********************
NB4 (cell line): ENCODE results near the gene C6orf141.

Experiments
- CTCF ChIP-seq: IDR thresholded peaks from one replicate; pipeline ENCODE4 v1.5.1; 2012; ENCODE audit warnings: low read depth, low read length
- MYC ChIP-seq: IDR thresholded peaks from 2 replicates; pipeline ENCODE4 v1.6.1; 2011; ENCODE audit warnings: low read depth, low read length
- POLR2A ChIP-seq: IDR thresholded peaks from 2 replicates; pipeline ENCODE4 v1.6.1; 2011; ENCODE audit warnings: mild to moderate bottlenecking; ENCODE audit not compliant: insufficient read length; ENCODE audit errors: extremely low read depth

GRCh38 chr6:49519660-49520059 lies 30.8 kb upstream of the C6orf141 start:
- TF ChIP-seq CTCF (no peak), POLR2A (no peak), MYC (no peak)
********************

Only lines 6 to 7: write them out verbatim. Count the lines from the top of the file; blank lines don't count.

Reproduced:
GRCh38 chr6:49519660-49520059 lies 30.8 kb upstream of the C6orf141 start:
- TF ChIP-seq CTCF (no peak), POLR2A (no peak), MYC (no peak)